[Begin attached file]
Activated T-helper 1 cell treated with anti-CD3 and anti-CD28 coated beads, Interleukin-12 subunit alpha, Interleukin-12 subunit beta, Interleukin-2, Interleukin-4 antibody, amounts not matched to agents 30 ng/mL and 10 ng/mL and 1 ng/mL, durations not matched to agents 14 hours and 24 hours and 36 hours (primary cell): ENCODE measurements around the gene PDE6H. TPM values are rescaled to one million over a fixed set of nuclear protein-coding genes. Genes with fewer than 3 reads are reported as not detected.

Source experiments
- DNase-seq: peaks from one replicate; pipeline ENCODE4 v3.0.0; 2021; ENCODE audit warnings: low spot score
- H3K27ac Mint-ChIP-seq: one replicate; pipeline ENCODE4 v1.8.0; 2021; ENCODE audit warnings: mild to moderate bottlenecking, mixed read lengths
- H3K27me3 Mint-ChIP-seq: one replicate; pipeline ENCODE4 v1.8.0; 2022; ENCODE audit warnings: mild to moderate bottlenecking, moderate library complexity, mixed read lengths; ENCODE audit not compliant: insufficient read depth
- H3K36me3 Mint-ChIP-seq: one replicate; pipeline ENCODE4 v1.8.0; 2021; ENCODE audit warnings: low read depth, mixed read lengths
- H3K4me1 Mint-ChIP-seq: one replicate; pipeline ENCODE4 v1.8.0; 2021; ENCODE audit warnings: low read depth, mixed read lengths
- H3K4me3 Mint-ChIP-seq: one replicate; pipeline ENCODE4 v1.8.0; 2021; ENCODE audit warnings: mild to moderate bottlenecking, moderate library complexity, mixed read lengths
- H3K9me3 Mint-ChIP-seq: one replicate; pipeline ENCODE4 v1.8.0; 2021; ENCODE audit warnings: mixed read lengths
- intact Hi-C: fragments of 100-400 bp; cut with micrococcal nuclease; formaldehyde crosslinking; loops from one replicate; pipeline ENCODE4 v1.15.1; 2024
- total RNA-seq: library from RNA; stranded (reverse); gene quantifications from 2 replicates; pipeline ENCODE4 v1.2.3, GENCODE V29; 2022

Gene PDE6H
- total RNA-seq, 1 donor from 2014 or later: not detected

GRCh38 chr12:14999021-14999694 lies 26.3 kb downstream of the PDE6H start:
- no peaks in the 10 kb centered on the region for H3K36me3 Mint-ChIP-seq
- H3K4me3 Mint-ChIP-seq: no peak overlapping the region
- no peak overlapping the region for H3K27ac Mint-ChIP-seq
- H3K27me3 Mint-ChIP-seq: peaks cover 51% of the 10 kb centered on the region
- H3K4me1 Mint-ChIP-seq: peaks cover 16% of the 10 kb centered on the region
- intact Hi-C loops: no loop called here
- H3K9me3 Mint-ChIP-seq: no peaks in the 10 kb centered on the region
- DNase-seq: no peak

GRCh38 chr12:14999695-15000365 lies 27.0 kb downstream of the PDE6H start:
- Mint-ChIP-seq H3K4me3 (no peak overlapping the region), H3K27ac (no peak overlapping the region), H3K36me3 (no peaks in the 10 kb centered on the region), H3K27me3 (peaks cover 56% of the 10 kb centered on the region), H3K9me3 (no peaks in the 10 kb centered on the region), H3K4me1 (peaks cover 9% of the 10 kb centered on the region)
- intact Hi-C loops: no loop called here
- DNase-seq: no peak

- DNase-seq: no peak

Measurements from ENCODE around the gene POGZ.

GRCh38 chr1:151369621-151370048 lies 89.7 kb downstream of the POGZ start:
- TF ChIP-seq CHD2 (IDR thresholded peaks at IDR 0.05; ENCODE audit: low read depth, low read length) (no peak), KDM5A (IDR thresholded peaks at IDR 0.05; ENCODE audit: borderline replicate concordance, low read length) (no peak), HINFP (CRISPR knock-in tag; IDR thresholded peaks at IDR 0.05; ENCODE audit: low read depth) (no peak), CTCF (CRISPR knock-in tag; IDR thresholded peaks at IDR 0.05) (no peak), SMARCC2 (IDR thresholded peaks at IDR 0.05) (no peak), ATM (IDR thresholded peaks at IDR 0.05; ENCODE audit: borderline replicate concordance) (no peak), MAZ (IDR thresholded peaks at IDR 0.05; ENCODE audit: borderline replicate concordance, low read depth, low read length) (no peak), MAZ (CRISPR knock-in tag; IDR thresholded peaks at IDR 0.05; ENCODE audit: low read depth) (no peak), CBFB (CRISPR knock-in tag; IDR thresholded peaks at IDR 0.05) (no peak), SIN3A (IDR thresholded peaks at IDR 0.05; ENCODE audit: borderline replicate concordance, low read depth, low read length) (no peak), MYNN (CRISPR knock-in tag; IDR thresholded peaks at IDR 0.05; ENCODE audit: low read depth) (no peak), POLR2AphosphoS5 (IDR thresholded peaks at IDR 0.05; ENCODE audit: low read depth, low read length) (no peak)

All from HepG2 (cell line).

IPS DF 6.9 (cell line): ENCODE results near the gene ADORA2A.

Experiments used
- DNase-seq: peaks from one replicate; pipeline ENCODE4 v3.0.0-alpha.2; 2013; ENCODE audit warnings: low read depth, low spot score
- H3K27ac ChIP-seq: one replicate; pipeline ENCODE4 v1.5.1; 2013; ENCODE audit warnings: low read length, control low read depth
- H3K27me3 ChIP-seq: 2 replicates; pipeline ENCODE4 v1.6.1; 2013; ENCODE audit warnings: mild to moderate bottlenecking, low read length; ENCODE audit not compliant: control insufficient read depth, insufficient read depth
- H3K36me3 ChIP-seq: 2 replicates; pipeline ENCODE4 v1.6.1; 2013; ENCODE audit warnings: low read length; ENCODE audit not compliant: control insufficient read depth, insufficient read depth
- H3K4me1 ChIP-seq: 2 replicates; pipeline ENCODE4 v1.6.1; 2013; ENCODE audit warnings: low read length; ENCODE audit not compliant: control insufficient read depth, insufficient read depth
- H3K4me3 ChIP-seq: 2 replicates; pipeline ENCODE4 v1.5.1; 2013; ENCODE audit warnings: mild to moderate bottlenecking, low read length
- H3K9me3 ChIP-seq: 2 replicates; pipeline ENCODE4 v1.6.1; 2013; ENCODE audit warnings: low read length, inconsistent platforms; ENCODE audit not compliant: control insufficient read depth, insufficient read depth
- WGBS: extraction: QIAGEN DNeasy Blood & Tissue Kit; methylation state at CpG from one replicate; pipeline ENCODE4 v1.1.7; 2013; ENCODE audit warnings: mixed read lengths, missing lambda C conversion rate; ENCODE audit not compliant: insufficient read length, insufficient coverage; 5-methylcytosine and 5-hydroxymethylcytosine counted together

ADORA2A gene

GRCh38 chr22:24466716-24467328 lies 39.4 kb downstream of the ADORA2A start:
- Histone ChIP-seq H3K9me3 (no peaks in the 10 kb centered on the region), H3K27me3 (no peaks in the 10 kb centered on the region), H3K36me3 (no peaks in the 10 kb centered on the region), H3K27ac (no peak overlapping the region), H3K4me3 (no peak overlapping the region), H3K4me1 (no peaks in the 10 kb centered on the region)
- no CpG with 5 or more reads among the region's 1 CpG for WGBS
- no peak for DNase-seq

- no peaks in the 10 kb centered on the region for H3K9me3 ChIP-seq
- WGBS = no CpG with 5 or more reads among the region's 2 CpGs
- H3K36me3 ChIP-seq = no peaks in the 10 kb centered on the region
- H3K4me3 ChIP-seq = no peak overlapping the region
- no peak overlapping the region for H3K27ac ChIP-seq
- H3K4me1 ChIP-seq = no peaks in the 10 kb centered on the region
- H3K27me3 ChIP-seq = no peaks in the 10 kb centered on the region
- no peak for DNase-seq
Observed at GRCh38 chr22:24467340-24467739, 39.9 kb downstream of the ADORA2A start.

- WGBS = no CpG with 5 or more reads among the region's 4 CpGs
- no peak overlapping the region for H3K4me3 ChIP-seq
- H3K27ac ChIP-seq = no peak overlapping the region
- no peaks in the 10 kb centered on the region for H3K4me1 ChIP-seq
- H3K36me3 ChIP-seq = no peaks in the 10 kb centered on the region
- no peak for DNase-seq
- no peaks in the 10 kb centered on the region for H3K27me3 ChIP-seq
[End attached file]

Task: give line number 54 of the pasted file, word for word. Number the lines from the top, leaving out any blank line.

- no peak for DNase-seq